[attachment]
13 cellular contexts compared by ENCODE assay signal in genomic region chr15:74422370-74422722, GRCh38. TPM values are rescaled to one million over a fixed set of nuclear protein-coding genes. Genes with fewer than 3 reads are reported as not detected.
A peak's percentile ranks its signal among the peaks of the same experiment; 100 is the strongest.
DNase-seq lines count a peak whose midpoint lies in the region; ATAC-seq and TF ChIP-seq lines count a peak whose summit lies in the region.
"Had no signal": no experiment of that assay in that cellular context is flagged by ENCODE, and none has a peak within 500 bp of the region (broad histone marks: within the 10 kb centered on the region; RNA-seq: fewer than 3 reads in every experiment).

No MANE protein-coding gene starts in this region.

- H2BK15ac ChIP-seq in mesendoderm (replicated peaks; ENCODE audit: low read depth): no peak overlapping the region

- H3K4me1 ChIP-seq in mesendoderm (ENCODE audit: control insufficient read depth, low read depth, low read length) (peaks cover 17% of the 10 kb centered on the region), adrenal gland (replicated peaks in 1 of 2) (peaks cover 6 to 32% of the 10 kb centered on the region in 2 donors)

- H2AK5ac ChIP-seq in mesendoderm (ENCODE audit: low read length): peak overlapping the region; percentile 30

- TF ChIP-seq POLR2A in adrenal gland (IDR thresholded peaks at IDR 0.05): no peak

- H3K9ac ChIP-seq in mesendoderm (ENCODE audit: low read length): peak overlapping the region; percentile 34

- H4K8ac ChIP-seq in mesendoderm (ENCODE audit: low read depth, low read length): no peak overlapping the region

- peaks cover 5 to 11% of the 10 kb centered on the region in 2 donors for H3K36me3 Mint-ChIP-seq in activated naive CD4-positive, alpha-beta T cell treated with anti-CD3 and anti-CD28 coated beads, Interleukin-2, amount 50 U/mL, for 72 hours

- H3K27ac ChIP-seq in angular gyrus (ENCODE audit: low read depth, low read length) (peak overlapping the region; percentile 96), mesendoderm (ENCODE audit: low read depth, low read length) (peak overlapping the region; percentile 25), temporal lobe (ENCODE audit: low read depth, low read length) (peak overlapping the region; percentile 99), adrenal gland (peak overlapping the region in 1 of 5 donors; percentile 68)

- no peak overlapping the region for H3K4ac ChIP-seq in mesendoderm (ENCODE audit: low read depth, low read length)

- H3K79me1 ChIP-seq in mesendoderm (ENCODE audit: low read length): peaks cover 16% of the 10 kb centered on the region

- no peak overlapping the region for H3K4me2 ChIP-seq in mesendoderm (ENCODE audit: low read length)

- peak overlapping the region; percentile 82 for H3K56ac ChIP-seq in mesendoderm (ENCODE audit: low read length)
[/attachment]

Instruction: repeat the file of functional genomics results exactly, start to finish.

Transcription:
13 cellular contexts compared by ENCODE assay signal in genomic region chr15:74422370-74422722, GRCh38. TPM values are rescaled to one million over a fixed set of nuclear protein-coding genes. Genes with fewer than 3 reads are reported as not detected.
A peak's percentile ranks its signal among the peaks of the same experiment; 100 is the strongest.
DNase-seq lines count a peak whose midpoint lies in the region; ATAC-seq and TF ChIP-seq lines count a peak whose summit lies in the region.
"Had no signal": no experiment of that assay in that cellular context is flagged by ENCODE, and none has a peak within 500 bp of the region (broad histone marks: within the 10 kb centered on the region; RNA-seq: fewer than 3 reads in every experiment).

No MANE protein-coding gene starts in this region.

- H2BK15ac ChIP-seq in mesendoderm (replicated peaks; ENCODE audit: low read depth): no peak overlapping the region

- H3K4me1 ChIP-seq in mesendoderm (ENCODE audit: control insufficient read depth, low read depth, low read length) (peaks cover 17% of the 10 kb centered on the region), adrenal gland (replicated peaks in 1 of 2) (peaks cover 6 to 32% of the 10 kb centered on the region in 2 donors)

- H2AK5ac ChIP-seq in mesendoderm (ENCODE audit: low read length): peak overlapping the region; percentile 30

- TF ChIP-seq POLR2A in adrenal gland (IDR thresholded peaks at IDR 0.05): no peak

- H3K9ac ChIP-seq in mesendoderm (ENCODE audit: low read length): peak overlapping the region; percentile 34

- H4K8ac ChIP-seq in mesendoderm (ENCODE audit: low read depth, low read length): no peak overlapping the region

- peaks cover 5 to 11% of the 10 kb centered on the region in 2 donors for H3K36me3 Mint-ChIP-seq in activated naive CD4-positive, alpha-beta T cell treated with anti-CD3 and anti-CD28 coated beads, Interleukin-2, amount 50 U/mL, for 72 hours

- H3K27ac ChIP-seq in angular gyrus (ENCODE audit: low read depth, low read length) (peak overlapping the region; percentile 96), mesendoderm (ENCODE audit: low read depth, low read length) (peak overlapping the region; percentile 25), temporal lobe (ENCODE audit: low read depth, low read length) (peak overlapping the region; percentile 99), adrenal gland (peak overlapping the region in 1 of 5 donors; percentile 68)

- no peak overlapping the region for H3K4ac ChIP-seq in mesendoderm (ENCODE audit: low read depth, low read length)

- H3K79me1 ChIP-seq in mesendoderm (ENCODE audit: low read length): peaks cover 16% of the 10 kb centered on the region

- no peak overlapping the region for H3K4me2 ChIP-seq in mesendoderm (ENCODE audit: low read length)

- peak overlapping the region; percentile 82 for H3K56ac ChIP-seq in mesendoderm (ENCODE audit: low read length)